Your Taxes: Feeling charitable?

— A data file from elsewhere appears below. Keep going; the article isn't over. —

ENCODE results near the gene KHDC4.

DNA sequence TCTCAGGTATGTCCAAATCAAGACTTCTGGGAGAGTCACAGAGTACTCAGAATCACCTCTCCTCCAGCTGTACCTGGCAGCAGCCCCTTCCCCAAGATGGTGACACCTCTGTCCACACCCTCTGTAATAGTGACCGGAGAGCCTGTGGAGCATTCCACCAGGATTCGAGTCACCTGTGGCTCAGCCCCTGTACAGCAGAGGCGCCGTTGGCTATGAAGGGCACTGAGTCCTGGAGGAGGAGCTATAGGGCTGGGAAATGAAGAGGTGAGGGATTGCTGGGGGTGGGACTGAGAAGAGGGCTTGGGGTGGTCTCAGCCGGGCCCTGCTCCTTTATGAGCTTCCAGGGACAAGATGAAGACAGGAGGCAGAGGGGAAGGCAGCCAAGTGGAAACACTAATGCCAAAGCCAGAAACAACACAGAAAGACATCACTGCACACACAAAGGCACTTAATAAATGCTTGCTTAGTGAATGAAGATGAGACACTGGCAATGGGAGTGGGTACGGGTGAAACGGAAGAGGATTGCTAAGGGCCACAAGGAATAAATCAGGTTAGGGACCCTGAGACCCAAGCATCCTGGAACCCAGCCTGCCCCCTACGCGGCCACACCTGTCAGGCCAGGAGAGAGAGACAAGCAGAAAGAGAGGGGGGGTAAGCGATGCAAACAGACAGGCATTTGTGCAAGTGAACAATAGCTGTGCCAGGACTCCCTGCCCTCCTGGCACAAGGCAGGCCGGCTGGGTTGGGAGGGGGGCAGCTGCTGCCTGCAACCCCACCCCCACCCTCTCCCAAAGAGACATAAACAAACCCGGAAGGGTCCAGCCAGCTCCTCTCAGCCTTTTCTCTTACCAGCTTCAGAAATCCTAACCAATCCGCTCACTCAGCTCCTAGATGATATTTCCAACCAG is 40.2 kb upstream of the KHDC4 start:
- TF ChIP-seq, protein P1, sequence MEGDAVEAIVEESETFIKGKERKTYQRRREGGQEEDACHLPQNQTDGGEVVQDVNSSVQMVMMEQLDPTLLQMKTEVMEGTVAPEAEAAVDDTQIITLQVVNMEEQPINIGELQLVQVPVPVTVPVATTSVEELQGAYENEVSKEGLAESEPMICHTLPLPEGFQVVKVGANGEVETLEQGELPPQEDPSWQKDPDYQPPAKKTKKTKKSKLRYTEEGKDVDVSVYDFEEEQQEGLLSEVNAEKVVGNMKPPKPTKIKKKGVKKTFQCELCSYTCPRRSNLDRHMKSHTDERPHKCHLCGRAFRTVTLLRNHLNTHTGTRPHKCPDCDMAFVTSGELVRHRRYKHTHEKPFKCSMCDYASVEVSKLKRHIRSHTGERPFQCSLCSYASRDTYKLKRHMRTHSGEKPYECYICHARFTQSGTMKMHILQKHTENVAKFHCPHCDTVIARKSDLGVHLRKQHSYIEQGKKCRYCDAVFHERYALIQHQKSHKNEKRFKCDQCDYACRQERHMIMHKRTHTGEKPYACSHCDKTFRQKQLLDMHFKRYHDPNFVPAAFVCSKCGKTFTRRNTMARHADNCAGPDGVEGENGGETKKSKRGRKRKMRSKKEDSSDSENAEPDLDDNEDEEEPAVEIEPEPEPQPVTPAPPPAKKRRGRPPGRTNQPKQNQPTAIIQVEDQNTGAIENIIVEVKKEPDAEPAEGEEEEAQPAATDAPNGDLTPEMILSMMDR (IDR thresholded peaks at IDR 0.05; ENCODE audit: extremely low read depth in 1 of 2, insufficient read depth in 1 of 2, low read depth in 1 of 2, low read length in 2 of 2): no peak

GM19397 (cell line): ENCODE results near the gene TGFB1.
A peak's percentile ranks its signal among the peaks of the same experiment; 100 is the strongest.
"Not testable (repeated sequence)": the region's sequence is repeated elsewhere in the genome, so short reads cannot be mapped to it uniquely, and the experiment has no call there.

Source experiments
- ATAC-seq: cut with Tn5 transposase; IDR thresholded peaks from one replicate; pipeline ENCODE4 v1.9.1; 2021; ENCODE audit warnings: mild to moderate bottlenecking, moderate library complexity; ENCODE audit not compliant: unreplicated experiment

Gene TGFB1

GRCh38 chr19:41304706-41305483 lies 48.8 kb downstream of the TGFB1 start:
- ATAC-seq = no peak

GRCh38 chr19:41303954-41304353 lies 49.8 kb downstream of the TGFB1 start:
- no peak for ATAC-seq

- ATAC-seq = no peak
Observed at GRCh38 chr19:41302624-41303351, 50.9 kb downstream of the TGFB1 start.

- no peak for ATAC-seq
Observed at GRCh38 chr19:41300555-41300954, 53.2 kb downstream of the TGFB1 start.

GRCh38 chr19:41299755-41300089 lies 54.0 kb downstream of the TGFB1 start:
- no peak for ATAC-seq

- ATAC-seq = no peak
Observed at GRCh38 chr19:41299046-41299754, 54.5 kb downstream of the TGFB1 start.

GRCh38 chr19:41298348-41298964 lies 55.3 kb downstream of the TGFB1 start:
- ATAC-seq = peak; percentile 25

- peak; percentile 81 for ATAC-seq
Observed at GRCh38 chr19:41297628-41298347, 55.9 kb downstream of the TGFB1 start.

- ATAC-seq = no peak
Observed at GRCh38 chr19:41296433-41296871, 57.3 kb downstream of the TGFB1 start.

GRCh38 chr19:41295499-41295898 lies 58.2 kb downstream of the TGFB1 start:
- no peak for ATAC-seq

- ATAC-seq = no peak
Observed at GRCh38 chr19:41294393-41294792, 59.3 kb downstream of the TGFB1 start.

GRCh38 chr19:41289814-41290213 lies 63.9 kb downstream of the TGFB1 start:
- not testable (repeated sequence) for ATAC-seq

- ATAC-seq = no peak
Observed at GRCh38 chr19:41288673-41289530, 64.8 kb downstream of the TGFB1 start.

As I’ve said on many occasions, I admire the charitable spirit throughout Summit County. I think our residents are very generous with both their time and energy. While I think you should be charitable out of the goodness of your heart, not for financial gain, I also think you should take advantage of every tax deduction available to you. I’ve even suggested to clients who didn’t want to mix religion and taxes that they should take the money they saved by deducting the contributions and give those to their church. Why give more to Uncle Sam than necessary, when you can direct that money to the charity of your choice?The trick in saving money on charitable contributions is knowing what needs to be tracked for each type of contributions. I often have clients say “take the maximum!” Perhaps this was allowed before I entered the business, but there is no such “maximum” and it is the job of each taxpayer to accurately track their own contributions.In regard to cash contributions, gone are the days when you could drop $10 each week into the Sunday collection plate or claim amounts donated to the bell ringers outside the grocery store and take the deduction on your tax return. Beginning in 2007, only cash donations substantiated by a cancelled check or a receipt from the organization showing their name and the date and amount of the contribution are allowed. So, to make the most of donations, try to always pay by check. That way, even if the charity fails to send you a receipt at year-end, you have a record of your own. If cash is the only option, ask for a receipt at the time of the donation.Non-cash contributions, such as clothing donated to FIRC, are a bit more complicated. Beginning in 2006, the Pension Protection Act changed several laws regarding the deduction of non-cash donations to charity, such as clothing and household items. Only items that are considered in “good” used condition or better are allowed in your calculation of your deduction for charitable donations, unless you get a qualified appraisal. Same situation for contributions greater than $5,000: You must get an appraisal before you donate the items, otherwise you may lose out. Used cars have their own set of rules, so be sure to consult a professional before deciding to donate a car to charity.When it comes to recording your non-cash contributions, I suggest a three-step approach. I recommend collecting all the items you want to donate in a closet, the back of your car, or some other dedicated location. When it’s time to make the donation, the first step is to take a photo of your items. You don’t need to photograph each item individually, but take enough photos so that you can get a good sense of how many items are in your pile. The second step is to write a list of all items being donated. The list doesn’t need to list “woman shirt, white, size 6,” but, rather, “women’s shirts – quantity 10.” The third step is to assign a value to your list. On the downloads page of my website, http://www.cpamichele.com, I have a copy of the Salvation Army donation guide, which walks you through the process of valuing your donations. Once you have completed these three steps, drop your items off at your thrift store of choice and be sure to get a receipt. Store the photos, the list and the receipt together, and laugh your way to the bank at tax time!Michele Knight, owner of Knight Accounting & Technology, is a CPA and QuickBooks ProAdvisor based in Dillon. For more info and to contact her, visit http://www.cpamichele.com.
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